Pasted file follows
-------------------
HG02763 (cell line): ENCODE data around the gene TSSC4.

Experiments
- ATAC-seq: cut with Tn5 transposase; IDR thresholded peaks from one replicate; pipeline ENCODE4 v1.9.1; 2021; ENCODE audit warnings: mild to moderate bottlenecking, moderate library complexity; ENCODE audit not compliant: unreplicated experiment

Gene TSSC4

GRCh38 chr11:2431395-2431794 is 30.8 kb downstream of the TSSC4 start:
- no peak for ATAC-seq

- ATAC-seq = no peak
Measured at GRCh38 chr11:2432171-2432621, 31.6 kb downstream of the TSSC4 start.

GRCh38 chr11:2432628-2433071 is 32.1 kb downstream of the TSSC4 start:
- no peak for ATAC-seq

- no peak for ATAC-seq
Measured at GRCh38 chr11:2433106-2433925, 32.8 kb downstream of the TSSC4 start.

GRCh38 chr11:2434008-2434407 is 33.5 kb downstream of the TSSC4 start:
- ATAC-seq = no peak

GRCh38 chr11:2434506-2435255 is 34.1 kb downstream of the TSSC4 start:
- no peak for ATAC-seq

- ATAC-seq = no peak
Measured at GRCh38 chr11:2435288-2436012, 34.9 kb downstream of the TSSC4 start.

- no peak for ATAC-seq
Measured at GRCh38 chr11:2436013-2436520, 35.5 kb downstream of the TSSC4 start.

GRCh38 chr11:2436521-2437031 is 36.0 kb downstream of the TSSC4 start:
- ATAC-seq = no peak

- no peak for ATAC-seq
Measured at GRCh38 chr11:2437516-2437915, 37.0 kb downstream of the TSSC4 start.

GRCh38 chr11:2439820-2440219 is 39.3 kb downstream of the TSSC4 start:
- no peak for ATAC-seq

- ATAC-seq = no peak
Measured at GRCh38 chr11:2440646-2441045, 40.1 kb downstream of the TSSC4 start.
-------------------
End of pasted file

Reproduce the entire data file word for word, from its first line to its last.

HG02763 (cell line): ENCODE data around the gene TSSC4.

Experiments
- ATAC-seq: cut with Tn5 transposase; IDR thresholded peaks from one replicate; pipeline ENCODE4 v1.9.1; 2021; ENCODE audit warnings: mild to moderate bottlenecking, moderate library complexity; ENCODE audit not compliant: unreplicated experiment

Gene TSSC4

GRCh38 chr11:2431395-2431794 is 30.8 kb downstream of the TSSC4 start:
- no peak for ATAC-seq

- ATAC-seq = no peak
Measured at GRCh38 chr11:2432171-2432621, 31.6 kb downstream of the TSSC4 start.

GRCh38 chr11:2432628-2433071 is 32.1 kb downstream of the TSSC4 start:
- no peak for ATAC-seq

- no peak for ATAC-seq
Measured at GRCh38 chr11:2433106-2433925, 32.8 kb downstream of the TSSC4 start.

GRCh38 chr11:2434008-2434407 is 33.5 kb downstream of the TSSC4 start:
- ATAC-seq = no peak

GRCh38 chr11:2434506-2435255 is 34.1 kb downstream of the TSSC4 start:
- no peak for ATAC-seq

- ATAC-seq = no peak
Measured at GRCh38 chr11:2435288-2436012, 34.9 kb downstream of the TSSC4 start.

- no peak for ATAC-seq
Measured at GRCh38 chr11:2436013-2436520, 35.5 kb downstream of the TSSC4 start.

GRCh38 chr11:2436521-2437031 is 36.0 kb downstream of the TSSC4 start:
- ATAC-seq = no peak

- no peak for ATAC-seq
Measured at GRCh38 chr11:2437516-2437915, 37.0 kb downstream of the TSSC4 start.

GRCh38 chr11:2439820-2440219 is 39.3 kb downstream of the TSSC4 start:
- no peak for ATAC-seq

- ATAC-seq = no peak
Measured at GRCh38 chr11:2440646-2441045, 40.1 kb downstream of the TSSC4 start.